When they pay the bill, it will be with an American Express card. And when the restaurant's celebrity chef drives off to the Fulton Fish Market to pick out the next day's catch, he'll be wheeling a new Mitsubishi through the streets of Manhattan.
Accidents? Hardly. They're Magna-Reveille product-placement deals.
Reveille is a production company headed by Ben Silverman, the former William Morris agent who is one of the central behind-the-scenes actors in the current reality craze, and who imported such British reality formats as "The Weakest Link" and "Who Wants to be a Millionaire." For "The Restaurant," Mr. Silverman joined forces with Magna Global Entertainment and Mark Burnett, producer of CBS's "Survivor" reality series.
"I approached a number of advertisers and a number of agencies, and Magna really took a strong partnership-oriented position," said Mr. Silverman. "We came to terms very quickly. And [Magna Global Entertainment] delivered Mitsubishi, AmEx and Coors."
The deal gives Magna a significant ownership position in the show and in all its ancillary revenue, while giving its clients category exclusivity. "Magna cash flows the project," Mr. Silverman said. "So in exchange for cash flowing it, and for coordinating media, they have an ownership stake."
To sell the advertisers on the show, Magna and Reveille "went out together," Mr. Silverman said.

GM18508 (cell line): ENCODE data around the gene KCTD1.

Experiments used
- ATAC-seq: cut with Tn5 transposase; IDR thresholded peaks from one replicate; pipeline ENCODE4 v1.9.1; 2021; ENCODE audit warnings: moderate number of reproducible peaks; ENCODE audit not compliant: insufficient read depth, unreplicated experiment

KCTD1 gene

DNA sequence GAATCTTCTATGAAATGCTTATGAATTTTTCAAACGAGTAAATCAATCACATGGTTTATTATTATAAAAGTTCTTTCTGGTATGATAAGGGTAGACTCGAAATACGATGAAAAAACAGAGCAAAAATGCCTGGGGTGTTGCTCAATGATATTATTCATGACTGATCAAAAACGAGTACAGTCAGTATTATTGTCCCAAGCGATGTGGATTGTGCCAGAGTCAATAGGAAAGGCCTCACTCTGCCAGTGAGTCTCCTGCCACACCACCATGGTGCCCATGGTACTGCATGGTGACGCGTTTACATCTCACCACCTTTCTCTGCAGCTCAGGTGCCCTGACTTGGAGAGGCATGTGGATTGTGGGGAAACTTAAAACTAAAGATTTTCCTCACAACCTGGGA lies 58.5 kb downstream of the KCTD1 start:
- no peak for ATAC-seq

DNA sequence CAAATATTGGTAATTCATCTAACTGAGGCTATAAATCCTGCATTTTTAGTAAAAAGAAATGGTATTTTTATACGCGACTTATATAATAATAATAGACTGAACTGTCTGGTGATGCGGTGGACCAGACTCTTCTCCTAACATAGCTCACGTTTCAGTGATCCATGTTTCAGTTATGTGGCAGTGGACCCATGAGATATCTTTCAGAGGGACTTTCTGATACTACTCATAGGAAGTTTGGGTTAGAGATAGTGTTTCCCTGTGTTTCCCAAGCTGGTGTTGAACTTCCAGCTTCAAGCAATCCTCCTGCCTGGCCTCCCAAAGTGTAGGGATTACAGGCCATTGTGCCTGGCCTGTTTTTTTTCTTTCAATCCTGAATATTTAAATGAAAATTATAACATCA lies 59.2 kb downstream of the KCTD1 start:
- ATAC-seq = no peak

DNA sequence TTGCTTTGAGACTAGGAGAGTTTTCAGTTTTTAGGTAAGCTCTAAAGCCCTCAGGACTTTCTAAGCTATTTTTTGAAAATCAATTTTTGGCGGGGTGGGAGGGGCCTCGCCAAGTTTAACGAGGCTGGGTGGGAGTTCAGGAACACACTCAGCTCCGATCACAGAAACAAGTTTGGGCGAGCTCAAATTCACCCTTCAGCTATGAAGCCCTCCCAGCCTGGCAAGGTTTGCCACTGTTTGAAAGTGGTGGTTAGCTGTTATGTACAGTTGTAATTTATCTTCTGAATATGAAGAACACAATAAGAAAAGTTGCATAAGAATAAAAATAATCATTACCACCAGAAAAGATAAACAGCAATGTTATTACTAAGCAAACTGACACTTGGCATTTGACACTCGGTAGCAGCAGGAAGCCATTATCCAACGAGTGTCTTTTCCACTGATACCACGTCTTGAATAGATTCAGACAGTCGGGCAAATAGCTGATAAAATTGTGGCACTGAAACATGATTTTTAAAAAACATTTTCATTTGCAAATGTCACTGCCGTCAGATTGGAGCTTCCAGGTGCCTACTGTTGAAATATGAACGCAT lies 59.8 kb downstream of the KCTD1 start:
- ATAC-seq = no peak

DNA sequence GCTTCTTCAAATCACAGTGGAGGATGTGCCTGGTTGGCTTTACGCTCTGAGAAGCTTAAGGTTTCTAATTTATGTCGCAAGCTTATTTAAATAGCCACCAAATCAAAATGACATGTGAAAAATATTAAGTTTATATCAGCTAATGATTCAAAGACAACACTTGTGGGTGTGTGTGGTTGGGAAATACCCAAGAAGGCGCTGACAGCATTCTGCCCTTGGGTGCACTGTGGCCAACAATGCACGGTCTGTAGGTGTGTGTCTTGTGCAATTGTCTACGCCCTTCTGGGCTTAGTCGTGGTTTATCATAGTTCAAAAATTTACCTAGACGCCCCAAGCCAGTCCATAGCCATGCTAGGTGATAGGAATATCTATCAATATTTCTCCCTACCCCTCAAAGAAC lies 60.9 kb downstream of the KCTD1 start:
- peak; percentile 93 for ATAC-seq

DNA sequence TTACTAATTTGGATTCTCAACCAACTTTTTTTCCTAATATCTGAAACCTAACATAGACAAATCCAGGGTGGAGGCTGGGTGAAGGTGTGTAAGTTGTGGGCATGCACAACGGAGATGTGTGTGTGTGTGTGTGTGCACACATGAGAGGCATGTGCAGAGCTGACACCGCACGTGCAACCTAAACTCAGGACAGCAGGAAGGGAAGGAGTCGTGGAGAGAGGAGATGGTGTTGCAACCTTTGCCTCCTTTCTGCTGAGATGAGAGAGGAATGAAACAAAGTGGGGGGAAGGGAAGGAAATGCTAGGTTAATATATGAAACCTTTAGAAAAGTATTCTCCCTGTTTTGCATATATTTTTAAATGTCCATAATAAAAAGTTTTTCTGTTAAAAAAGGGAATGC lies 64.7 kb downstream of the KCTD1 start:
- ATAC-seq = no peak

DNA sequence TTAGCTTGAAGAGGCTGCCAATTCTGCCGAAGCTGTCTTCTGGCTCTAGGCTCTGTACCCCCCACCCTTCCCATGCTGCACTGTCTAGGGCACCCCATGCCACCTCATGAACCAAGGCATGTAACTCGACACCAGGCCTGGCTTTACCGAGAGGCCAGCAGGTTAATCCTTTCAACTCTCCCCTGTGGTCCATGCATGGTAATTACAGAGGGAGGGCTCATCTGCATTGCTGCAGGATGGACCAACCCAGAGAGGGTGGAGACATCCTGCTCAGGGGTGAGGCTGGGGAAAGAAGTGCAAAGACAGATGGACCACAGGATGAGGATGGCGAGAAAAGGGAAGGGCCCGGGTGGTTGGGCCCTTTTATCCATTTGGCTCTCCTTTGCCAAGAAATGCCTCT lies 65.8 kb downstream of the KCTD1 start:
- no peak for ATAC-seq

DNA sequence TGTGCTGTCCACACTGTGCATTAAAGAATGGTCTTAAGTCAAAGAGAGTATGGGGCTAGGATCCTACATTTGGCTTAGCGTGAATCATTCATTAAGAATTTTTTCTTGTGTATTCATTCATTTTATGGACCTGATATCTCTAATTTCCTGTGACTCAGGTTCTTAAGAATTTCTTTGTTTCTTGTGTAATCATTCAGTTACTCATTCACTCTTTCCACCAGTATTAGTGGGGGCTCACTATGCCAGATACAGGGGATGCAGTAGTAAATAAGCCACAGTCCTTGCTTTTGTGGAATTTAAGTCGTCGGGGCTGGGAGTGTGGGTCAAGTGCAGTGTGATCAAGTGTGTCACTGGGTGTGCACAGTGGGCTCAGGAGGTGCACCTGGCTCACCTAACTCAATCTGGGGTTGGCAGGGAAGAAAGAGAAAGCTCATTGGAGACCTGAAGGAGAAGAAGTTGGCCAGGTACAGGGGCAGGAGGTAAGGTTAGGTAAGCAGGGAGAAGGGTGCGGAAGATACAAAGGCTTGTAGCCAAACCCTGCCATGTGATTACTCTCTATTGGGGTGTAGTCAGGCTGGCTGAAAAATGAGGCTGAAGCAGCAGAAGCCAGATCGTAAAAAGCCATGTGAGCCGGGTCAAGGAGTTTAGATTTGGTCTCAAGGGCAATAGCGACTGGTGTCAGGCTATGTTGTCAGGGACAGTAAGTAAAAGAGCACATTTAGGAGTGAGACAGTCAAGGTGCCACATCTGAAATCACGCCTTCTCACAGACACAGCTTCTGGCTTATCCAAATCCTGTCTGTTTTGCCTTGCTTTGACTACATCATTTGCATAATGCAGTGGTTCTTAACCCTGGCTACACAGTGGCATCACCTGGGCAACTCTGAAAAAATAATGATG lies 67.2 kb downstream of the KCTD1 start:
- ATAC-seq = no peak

Magna's clients are "getting these wonderful mini-commercials" in "The Restaurant" said Mr. Silverman, including a Mitsubishi helicopter shot that, he added, Reveille-and not the advertiser-paid for. As for the Coors on the dinner table, there may be other beers and liquor served in the actual restaurant, but only Coors will make the final cut. And as for AmEx, its participation is not limited to just the card. "They have a small-business program that [Chef] Rocco [DiSpirito] is utilizing to open the restaurant."
Beyond "The Restaurant" and USA Network's "Nashville Star," another Reveille show with significant product-placement elements, perhaps the killer app in the Reveille oeuvre thus far is "The Celebrity Look-Alike Show," which will get a tryout on AOL Time Warner's WB during the May sweeps. Its back-to-back half-hour episodes will feature competitions among would-be J. Los and Ben Afflecks.
The "Celebrity Look-Alike Show" was conceptualized as a Thursday night WB series targeted squarely at one important ad category: Hollywood movie studios looking to break their next big-budget theatrical extravaganza with kids and young-adult moviegoers.
Mr. Chunovic is a reporter at TelevisionWeek